Binge List: Lootcase

Lootcase is the directorial debut of Rajesh Krishnan, who earlier made the successful TVF series -Tripling. Binge List is made in partnership with Tata Sky Binge
Binge List: Lootcase

For most of this year, we've seen films – big and small – head straight to streaming.  And at least with a few, as I watched, I thought 'accha hua, izzat bach gayi.'  If these films had been released in the theatre, they would have bombed.  Disney+ Hotstar Multiplex Lootcase isn't one of them. I'm no box office guru but I think the comedy had real potential to be a sleeper hit.

Lootcase is the directorial debut of Rajesh Krishnan, who earlier made the successful TVF series – Tripling. Rajesh has co-written the film with Kapil Sawant. Lootcase is about a red suitcase, stuffed with 10 crores in 2000 rupees notes. The suitcase is supposed to be delivered to a politician but a rival gang attacks, police arrives and the criminals carting it hurriedly hide it in front of a public bathroom in Mumbai where it's found by a working-class man Nandan, who lugs it home. But before doing that, he dutifully shouts at the empty road, "last time pooch raha hoon, kiska bag hai."  This is because Nandan has, as he puts it, "sanskar jo beech main aa jaate hain."

Nandan is a good man.  He works diligently at his job in a printing press. He is loving toward his wife and son. He even somehow regularly finds a way to send money from his meagre salary to his sister. Nandan is honest. But all that has gotten him is praise from his boss and the grind of a lower middle-class life. As Nandan says, 'hum log ka khali duty badalta hai, kismet nahin badalti.' Until that suitcase falls literally at his feet. But you know what they say, be careful what you wish for.

Lootcase has a stellar script. Rajesh and Kapil find the humour in ordinary lives – so Nandan and his wife Lata, who we are told is the daughter of a pujari, use Chinese dishes as a code for sex. In one scene, she opens the door for him in a red negligee and says, 'Aaj maine ghar main hi Chinese banaya. Manchurian Lung-Fung rice." It's hilarious. As are the lines of the film's stand-out character mafia don Bala played with supreme style by Vijay Raaz. Bala plans his dirty deeds while wearing impeccably tailored suits and watching National Geographic. He believes that there is much to be learned from animals since they also live in a jungle. And he refers to animals by their scientific classifications so he casually drops names like Crocodilus Noctilus, which is the crocodile, and Aepyceros Melampus which is the Impala. His goons stand around looking stumped. Bala is a man with taste and keen appreciation for language. Vijay revels in the paradox between his refined sensibility and his ruthless job.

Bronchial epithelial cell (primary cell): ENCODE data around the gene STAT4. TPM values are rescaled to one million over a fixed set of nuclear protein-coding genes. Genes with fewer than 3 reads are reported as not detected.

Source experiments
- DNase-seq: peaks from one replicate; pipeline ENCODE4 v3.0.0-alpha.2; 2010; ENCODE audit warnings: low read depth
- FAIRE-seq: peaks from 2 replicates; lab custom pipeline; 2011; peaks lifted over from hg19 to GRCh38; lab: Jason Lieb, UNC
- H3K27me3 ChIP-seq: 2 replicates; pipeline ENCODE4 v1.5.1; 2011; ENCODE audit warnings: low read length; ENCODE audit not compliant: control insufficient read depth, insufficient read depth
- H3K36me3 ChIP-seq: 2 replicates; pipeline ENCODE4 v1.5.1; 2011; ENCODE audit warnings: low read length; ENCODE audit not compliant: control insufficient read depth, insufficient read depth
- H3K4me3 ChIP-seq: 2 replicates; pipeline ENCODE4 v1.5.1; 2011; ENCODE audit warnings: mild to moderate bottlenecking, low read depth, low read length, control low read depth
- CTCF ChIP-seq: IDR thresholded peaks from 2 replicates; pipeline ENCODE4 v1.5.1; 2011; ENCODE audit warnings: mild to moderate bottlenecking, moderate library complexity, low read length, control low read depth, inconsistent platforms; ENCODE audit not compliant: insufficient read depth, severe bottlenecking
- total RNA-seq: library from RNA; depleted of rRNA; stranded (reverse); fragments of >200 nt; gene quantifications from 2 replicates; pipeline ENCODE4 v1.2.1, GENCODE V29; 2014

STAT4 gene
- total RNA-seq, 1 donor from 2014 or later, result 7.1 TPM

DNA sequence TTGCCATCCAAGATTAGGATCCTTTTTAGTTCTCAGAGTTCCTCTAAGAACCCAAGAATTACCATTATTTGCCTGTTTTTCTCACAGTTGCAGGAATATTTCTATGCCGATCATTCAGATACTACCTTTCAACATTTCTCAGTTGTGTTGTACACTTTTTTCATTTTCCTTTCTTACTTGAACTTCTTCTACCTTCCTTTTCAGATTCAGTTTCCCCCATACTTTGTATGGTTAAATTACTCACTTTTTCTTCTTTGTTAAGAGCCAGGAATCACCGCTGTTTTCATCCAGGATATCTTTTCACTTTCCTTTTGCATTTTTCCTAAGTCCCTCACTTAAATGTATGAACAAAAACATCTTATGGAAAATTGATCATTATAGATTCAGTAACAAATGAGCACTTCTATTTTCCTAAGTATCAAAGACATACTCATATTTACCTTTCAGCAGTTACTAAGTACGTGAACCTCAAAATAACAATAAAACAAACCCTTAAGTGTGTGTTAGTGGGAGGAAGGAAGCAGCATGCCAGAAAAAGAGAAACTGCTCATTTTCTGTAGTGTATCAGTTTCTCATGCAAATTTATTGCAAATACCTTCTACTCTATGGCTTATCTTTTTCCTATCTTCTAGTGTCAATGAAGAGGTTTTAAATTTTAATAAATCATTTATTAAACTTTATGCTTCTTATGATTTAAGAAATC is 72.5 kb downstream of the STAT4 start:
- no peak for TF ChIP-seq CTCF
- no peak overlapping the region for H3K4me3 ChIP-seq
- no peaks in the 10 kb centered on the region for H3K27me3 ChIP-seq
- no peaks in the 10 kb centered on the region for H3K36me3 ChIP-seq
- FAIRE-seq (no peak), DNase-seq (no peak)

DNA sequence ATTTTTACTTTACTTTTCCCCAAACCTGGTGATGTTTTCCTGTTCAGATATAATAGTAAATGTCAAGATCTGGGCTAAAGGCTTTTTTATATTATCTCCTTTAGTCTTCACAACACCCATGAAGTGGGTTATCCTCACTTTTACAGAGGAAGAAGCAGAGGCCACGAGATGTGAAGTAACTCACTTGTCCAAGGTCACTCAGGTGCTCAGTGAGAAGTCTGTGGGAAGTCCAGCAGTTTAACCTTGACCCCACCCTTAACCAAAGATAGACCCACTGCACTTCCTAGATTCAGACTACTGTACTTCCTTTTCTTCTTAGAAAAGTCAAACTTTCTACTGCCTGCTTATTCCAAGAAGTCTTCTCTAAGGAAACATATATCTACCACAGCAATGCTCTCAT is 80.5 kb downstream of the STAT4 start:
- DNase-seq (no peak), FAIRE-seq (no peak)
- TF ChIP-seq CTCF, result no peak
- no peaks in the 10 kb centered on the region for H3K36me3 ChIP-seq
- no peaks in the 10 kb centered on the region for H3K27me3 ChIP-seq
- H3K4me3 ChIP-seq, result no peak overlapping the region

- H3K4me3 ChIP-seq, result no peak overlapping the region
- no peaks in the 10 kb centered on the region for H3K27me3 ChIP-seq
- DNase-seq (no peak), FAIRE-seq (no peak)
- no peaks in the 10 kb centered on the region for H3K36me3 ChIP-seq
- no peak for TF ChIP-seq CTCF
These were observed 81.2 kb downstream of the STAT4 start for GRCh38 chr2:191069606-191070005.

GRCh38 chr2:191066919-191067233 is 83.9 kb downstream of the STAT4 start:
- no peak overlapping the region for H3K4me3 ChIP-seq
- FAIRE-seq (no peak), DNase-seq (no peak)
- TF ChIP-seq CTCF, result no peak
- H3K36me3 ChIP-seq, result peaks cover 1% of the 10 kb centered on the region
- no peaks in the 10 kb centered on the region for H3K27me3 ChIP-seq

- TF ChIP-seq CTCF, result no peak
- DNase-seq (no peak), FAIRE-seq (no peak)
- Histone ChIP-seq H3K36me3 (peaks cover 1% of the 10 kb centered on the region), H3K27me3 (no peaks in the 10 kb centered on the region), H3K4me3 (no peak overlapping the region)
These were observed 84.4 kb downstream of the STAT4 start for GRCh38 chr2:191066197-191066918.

The acting is bang-on across the board. Kunal Khemu and Rasika Dugal, both talented actors who've never gotten the space they deserve in mainstream cinema, are very good as Nandan and Lata. Ranvir Shorey is solid as Kolte, the trigger-happy crime-branch officer who is assigned by the MLA to find the suitcase. And Gajraj Rao, as the MLA gives a whole new meaning to manipulative. He's effortlessly and hysterically oily. In one scene, he asks someone on the phone what he is doing but then cuts him short with, "courtesy ke liye pooch raha tha. Mujhe koi farak nahin padta." I laughed out loud. I want to use that in life sometime.

Rajesh and Kapil create a theater of the absurd in which greedy, corrupt men try to outwit each other. And in the midst of this is Nandan, who represents all of us. His dreams are so modest that even when he has 10 crore, he keeps a strict account of where he is spending it and manages only to get through some 84,000. This reminded me of Anurag Kashyap's film Choked, in which a bank clerk finds cash gushing through her kitchen pipe. Her big splurge is curtains and cushion covers.

Underneath the humour, the film locates the frustration and exhaustion of good people like Nandan. He lives in an area called Azad Nagar but his life is confined by his income. So when he first sits down with the suitcase of cash, he weeps and says, "kidhar tha re tu." It's very funny but there is a hint of sadness. Nandan hugs the cash like Sridevi's character Kaajal was hugging money in the 1997 film Judaai after she sold her husband to a rich woman. Of course the bigger tragedy is that these people believe that their problems are over but they've only just begun.

Lootcase couches its life lesson in jokes that come furiously and almost always land. You can watch the film on Disney + Hotstar VIP.

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